Privatisation as a model elicits selling government enterprises to private business concerns, usually owned by very rich individuals, who are mostly motivated by profit, at the expense of the people in the country. The arguments for privatisation include that the companies would be better run, provide jobs to the benefit of the society. Inspite of the stated reasons, from hindsight, these are not enough reasons for the case, in under-developed countries. In a country with weak institutions, how do you control unbridled capitalist tendencies i.e excessive increase in prices of goods and services. America cannot be compared with Nigeria, esp when comparing GDP and minimum wage issues.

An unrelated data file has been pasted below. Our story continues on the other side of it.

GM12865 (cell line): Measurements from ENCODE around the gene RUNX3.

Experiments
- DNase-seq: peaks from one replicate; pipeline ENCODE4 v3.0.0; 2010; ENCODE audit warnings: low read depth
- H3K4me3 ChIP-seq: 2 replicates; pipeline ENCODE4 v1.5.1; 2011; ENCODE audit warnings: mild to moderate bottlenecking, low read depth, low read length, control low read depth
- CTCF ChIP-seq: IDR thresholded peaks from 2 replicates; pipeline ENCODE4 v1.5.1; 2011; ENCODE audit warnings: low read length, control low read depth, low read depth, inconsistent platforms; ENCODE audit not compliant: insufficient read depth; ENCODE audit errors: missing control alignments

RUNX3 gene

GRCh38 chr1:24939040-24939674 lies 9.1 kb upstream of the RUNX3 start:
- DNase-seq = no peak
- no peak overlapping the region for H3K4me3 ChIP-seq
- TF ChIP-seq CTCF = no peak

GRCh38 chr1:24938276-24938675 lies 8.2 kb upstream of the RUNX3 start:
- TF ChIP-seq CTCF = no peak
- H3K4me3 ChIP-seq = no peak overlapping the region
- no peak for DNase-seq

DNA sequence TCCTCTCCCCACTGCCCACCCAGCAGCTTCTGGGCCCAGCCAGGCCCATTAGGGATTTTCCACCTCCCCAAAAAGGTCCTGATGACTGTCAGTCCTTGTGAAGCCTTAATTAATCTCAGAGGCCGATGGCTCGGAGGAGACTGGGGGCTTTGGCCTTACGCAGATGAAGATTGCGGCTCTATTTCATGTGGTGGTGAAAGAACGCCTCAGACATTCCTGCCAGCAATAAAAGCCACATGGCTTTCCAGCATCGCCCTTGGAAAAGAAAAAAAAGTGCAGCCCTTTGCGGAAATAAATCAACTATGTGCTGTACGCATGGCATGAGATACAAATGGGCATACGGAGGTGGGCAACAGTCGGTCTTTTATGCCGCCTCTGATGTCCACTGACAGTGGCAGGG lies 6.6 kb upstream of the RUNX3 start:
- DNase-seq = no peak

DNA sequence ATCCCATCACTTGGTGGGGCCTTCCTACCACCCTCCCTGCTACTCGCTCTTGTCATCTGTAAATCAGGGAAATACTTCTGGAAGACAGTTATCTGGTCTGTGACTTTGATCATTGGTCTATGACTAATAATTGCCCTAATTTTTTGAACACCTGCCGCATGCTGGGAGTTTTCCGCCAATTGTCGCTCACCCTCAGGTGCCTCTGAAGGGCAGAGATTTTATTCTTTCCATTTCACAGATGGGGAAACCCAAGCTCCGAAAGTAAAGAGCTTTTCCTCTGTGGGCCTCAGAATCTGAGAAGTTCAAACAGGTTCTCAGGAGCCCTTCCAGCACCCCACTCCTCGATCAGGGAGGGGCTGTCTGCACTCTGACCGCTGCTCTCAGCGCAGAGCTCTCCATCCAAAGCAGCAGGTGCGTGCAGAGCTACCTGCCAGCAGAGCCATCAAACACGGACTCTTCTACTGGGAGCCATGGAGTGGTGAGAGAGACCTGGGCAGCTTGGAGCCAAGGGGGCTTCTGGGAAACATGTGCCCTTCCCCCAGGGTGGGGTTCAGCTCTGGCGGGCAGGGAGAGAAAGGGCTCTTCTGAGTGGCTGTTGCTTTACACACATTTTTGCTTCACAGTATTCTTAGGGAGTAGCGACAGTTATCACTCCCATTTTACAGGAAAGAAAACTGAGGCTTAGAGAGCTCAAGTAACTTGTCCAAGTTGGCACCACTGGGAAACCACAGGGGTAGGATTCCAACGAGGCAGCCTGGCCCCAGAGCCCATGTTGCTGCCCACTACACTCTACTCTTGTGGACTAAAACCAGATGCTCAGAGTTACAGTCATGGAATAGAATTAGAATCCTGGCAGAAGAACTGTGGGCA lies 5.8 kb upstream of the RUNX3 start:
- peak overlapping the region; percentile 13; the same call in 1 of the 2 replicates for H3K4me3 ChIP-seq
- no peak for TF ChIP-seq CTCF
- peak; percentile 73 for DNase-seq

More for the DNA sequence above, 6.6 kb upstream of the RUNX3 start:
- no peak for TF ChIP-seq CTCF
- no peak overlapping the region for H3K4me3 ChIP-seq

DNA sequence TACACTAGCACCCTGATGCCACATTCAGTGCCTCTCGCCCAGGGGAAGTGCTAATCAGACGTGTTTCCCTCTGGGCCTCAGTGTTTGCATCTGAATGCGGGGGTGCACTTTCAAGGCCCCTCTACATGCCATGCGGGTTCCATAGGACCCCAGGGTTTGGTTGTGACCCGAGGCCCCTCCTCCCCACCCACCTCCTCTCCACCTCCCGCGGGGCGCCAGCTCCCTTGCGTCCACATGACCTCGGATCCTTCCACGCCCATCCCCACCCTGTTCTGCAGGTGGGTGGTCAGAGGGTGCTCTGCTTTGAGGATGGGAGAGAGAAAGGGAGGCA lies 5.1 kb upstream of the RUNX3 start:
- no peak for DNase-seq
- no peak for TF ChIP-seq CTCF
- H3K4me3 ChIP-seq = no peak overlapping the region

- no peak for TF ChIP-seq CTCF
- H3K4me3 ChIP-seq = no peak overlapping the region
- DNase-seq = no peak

It is the opinion of the writer that the model of commercialisation as adopted in the U.K, is better for developing countries to adopt.